Yangon (Reuters) - The United States said on Tuesday Myanmar’s failure to amend a military-drafted constitution raised questions about the credibility of reforms, but did not go so far as to say it would undermine the legitimacy of upcoming elections.
Myanmar emerged from 49 years of military rule in 2011 and its semi-civilian government has carried out wide-ranging democratic reforms, including freeing political prisoners and allowing the formation of political parties.
But concern is growing that the reform programme is stalling or even sliding back.
Opposition leader Aung San Suu Kyi, barred by the 2008 constitution from becoming president, told Reuters last week boycotting the parliamentary elections, expected in November, was an “option” if the charter was not changed.
The constitution reserves one quarter of parliament and key cabinet posts for the military, giving it an effective veto over politics, and bars presidential candidates with a foreign spouse or child. Suu Kyi’s late husband was British as are her two sons.
The U.S. embassy said the constitution should be amended to allow civilian control of the military and provide “the right of citizens to elect freely the leaders of their choice”.
“Failure to amend the constitution will raise questions about the credibility of democratic reform going forward,” an embassy spokesman told Reuters.
But the embassy did not link constitutional change to the legitimacy of the elections.
“Ultimately, however, the viability and legitimacy of the 2015 election as a democratic exercise will be determined by the people of Burma.”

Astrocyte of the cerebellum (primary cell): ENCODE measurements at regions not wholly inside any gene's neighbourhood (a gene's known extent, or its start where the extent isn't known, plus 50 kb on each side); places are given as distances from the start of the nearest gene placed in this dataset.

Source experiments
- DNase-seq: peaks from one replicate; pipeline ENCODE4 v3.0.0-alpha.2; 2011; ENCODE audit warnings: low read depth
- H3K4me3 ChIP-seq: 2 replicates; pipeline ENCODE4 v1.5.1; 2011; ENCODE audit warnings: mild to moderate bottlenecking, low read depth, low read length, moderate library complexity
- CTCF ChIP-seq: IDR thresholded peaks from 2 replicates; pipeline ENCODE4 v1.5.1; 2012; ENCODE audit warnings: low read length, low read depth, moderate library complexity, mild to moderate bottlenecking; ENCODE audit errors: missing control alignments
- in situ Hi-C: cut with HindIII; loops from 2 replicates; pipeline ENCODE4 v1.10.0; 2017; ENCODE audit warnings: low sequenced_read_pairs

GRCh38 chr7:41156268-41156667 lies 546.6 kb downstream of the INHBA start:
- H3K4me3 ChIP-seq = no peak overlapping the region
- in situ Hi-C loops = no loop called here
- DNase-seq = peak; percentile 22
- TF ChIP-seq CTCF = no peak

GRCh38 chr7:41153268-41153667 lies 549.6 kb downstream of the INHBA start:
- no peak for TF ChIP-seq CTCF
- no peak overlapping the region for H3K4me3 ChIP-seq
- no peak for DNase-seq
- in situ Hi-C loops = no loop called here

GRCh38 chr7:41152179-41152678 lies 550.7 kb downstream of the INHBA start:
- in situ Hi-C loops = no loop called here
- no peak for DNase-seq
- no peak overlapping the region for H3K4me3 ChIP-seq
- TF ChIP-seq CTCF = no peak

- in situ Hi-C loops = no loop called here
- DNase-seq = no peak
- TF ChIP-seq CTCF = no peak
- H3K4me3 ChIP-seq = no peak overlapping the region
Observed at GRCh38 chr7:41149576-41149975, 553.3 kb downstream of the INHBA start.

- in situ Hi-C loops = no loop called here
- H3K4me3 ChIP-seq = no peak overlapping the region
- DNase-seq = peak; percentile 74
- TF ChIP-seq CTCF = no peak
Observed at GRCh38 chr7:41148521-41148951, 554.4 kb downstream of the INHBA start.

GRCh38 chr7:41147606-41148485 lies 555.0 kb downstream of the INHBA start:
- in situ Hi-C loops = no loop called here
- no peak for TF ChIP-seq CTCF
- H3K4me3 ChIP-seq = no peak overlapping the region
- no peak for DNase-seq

In an interview with Reuters last week, Suu Kyi accused the United States and others of being too soft on President Thein Sein’s “hardline regime”.
She said too much praise had made the government “complacent” and it was backsliding on promised reforms.
The U.S. embassy spokesman said the reform process had been a mixed bag.
“We recognize the reforms undertaken over the past three years to open up the country’s politics, economy and society,” he said. ”But reform has been inconsistent in practice, and has clearly not kept pace with popular expectations.”
Amending the constitution to remove the military’s role in politics or allow Suu Kyi to be president would not be easy.
Changes require a 76 percent majority vote in a parliament dominated by military members and their allies.
Even if that were to succeed, those amendments would need to be put to a national referendum run by the Election Commission, which is overwhelmed with preparations for the elections.
Editing by Robert Birsel